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Jehovah’s Witnesses

English

The Watchtower  |  March 2010

“Until Death Do Us Part”

“Until Death Do Us Part”

 “Until Death Do Us Part”

HOW many couples have joyfully repeated those words on their wedding day​—perhaps without reflecting on the eventual implication? Old age, sickness, or accidents are common occurrences that can tragically end the life of a loved one, leaving the surviving mate to face loneliness and grief.​—Ecclesiastes 9:11; Romans 5:12.

Statistics show that nearly half of women who are 65 or older are widows. Indeed, because women are three times more likely to be widowed than are men, bereavement of one’s spouse has been called a “female phenomenon.” This is not to say that men do not suffer too. The fact is that millions of people have experienced this stressful circumstance. Are you perhaps one of them?

Male or female, if you are in this situation, what can you do? Is the Bible of any help in dealing with such grief? How have some widows and widowers coped? Although there is no one formula that is applicable in every case, there are principles and suggestions that can help.

Facing Up to the Loss

Although some think that crying is a sign of weakness or is even harmful, psychologist Dr. Joyce Brothers, herself a widow, likens tears to emotional first aid. Actually, crying is a normal part of the grieving process and helps to relieve the pain. Do not be ashamed of your tears. A good example of this is found in the Bible. Abraham was a man of outstanding faith, and he enjoyed the privilege of being called God’s friend. Yet, when his beloved wife died, he “came in to bewail Sarah and to weep over her.”​—Genesis 23:2.

While it is normal to want to have some time alone, do not go into isolation. Proverbs 18:1 warns  us: “One isolating himself will seek his own selfish longing.” Rather, seek the support of relatives and friends who are empathetic. In this regard, a marvelous provision is the Christian congregation, where spiritually mature men can offer support and advice when needed.​—Isaiah 32:1, 2.

Some have found it helpful to answer letters and cards of condolence. This opportunity can be used to put into writing the good things that you remember about your mate and the moments you shared. Making an album of memories with photographs, letters, and notes may also help you to heal.

It is normal for a recently bereaved person to feel disoriented and lost, but adhering to your customary schedule and activities will help. For example, if you have a specific time to sleep, get up, eat, or do certain chores, try to keep this up. Plan ahead for what you will do on weekends and special days, such as your wedding anniversary, when the loss tends to be overwhelming. It is especially important to keep up your spiritual routine.​—1 Corinthians 15:58.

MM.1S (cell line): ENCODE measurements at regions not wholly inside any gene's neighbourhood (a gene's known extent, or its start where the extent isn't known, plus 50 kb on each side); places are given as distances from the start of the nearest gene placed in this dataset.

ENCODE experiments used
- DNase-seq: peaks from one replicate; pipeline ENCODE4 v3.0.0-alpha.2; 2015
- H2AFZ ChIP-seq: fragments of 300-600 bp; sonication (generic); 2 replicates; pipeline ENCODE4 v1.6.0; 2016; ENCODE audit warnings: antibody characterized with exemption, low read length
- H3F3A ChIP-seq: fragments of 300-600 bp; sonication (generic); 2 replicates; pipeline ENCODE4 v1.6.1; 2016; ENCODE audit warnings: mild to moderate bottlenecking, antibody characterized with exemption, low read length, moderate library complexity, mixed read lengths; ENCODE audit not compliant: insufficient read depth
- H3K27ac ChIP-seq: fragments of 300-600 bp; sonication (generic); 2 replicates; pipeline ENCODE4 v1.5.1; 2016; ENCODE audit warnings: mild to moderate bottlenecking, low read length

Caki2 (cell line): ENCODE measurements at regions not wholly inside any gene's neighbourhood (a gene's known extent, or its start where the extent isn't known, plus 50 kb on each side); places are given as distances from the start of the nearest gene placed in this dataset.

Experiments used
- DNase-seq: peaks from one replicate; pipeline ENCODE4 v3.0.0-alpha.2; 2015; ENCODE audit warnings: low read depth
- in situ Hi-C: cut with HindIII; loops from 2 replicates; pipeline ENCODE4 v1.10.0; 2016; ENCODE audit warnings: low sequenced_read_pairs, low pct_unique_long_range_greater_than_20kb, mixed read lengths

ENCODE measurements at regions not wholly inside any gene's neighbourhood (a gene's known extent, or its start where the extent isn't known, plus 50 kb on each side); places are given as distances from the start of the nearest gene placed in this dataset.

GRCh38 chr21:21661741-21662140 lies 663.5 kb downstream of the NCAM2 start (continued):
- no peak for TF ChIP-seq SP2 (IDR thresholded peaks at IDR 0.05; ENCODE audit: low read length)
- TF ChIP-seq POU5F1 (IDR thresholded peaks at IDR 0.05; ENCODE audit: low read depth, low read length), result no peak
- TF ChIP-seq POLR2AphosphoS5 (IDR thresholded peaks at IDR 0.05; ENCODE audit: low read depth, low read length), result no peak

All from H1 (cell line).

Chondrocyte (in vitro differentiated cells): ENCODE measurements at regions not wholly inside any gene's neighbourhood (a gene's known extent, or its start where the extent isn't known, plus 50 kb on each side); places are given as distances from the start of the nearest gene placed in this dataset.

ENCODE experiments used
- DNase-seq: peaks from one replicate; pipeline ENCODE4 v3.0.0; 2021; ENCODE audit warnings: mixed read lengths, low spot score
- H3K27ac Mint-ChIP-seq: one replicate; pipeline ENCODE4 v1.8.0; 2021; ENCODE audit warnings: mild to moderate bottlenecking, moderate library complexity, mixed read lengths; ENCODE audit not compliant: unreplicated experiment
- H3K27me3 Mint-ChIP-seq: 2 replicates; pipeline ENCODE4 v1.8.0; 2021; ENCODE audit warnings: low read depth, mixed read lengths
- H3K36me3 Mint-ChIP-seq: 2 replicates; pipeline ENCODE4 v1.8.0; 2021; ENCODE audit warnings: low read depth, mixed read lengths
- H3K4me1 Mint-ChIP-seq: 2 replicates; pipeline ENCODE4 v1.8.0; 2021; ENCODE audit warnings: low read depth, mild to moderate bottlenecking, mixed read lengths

Judgment may be clouded when one is under great emotional stress. Perhaps people with bad motives may even try to take advantage of your situation. Therefore, avoid making hasty decisions regarding such matters as selling your home, making a major investment, moving, or remarrying. A wise proverb says: “The plans of the diligent one surely make for advantage, but everyone that is hasty surely heads for want.” (Proverbs 21:5) Any such major life changes should be postponed until your emotions are more settled.

Dealing with the personal effects of your spouse can be very difficult emotionally, especially if you have spent many years together, but it is part of the grieving process. Putting it off can unduly prolong the anguish. (Psalm 6:6) Some prefer to do this alone; others find that a close companion with whom to share the memories evoked by the task is helpful. You might also want to seek the help of a friend or relative in taking care of any paperwork, such as obtaining death certificates; notifying government agencies, banks, and credit card companies; changing titles to property; obtaining death benefits; and paying medical bills.

Remember that we live in an immoral world. Now that you are alone, your efforts to remain chaste may be put to the test. The words of the apostle Paul are certainly as timely today as ever: “Each one of you should know how to get possession of his own vessel in sanctification and honor, not in covetous sexual appetite such as also those nations have which do not know God.” (1 Thessalonians 4:4, 5) It is wise, therefore, to avoid romantic or sex-oriented movies, books, and music.